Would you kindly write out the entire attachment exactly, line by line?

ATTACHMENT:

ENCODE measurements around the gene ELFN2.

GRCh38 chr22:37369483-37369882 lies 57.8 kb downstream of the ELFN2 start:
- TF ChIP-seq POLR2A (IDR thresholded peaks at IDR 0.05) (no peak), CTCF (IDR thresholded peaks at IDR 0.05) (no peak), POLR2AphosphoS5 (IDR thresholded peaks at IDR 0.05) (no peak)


ENCODE measurements around the gene ELFN2.

GRCh38 chr22:37369483-37369882 lies 57.8 kb downstream of the ELFN2 start:
- TF ChIP-seq POLR2A (IDR thresholded peaks at IDR 0.05) (no peak), CTCF (IDR thresholded peaks at IDR 0.05) (no peak), POLR2AphosphoS5 (IDR thresholded peaks at IDR 0.05) (no peak)